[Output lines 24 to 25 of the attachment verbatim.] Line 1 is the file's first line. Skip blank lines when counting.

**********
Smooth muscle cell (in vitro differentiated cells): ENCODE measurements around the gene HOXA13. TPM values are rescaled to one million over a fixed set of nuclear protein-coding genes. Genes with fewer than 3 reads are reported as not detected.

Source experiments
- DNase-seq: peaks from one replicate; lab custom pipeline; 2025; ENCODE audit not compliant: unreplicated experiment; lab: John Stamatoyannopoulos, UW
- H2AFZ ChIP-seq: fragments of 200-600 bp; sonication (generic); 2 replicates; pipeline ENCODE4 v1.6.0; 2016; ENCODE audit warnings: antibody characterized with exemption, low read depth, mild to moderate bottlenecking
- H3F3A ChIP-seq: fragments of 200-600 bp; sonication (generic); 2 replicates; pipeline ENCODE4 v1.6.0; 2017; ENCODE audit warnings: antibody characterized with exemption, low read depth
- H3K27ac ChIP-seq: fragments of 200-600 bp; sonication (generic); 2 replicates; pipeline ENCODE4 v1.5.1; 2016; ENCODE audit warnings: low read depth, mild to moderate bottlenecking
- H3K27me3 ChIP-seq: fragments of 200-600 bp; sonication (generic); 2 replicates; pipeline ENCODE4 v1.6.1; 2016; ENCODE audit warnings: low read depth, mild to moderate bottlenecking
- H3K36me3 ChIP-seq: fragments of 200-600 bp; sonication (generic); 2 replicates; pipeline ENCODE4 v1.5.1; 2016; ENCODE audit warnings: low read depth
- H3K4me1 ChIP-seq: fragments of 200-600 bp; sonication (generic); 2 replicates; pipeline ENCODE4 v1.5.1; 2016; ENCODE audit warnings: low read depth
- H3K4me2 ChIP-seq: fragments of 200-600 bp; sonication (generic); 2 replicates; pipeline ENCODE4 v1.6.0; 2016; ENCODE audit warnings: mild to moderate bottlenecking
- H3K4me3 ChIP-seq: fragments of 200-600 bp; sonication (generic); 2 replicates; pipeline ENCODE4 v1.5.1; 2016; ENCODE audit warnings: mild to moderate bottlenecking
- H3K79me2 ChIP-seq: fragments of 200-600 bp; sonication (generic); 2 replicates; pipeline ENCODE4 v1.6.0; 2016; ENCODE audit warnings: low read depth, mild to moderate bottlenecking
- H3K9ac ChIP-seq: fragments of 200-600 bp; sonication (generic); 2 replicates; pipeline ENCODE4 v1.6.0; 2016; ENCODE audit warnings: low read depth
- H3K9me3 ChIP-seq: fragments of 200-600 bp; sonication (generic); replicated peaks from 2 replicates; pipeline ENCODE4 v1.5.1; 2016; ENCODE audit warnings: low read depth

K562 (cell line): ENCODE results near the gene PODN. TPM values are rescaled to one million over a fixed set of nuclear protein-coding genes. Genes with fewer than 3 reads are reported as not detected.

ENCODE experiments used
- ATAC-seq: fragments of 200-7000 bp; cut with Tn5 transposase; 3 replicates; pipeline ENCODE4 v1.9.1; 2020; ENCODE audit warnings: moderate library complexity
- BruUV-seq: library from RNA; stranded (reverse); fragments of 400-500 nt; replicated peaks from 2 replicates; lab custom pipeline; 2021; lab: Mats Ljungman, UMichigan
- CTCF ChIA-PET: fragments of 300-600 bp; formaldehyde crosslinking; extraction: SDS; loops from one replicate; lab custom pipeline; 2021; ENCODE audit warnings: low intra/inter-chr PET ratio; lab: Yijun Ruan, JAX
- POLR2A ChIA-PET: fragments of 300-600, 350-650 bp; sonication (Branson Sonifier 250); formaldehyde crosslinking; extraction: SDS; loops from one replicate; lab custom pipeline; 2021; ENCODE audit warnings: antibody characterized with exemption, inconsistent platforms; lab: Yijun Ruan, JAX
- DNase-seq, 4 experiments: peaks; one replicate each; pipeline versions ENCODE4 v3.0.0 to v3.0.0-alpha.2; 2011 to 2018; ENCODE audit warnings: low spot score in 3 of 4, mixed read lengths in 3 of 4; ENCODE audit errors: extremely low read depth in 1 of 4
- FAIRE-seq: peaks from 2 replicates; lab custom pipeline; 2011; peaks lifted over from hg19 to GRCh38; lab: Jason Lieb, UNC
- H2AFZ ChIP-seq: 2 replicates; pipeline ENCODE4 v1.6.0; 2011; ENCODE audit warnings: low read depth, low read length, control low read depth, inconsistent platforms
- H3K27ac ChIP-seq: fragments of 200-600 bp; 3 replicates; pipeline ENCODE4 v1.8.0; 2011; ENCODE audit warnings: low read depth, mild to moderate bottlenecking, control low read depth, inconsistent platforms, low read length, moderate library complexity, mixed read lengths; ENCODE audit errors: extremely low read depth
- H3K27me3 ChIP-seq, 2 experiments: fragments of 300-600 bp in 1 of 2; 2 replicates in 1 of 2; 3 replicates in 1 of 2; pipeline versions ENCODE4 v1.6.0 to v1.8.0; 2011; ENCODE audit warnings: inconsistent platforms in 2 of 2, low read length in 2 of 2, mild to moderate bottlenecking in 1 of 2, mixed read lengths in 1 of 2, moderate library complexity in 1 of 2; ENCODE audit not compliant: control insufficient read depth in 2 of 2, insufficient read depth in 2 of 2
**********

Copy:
- H3K27ac ChIP-seq: fragments of 200-600 bp; 3 replicates; pipeline ENCODE4 v1.8.0; 2011; ENCODE audit warnings: low read depth, mild to moderate bottlenecking, control low read depth, inconsistent platforms, low read length, moderate library complexity, mixed read lengths; ENCODE audit errors: extremely low read depth
- H3K27me3 ChIP-seq, 2 experiments: fragments of 300-600 bp in 1 of 2; 2 replicates in 1 of 2; 3 replicates in 1 of 2; pipeline versions ENCODE4 v1.6.0 to v1.8.0; 2011; ENCODE audit warnings: inconsistent platforms in 2 of 2, low read length in 2 of 2, mild to moderate bottlenecking in 1 of 2, mixed read lengths in 1 of 2, moderate library complexity in 1 of 2; ENCODE audit not compliant: control insufficient read depth in 2 of 2, insufficient read depth in 2 of 2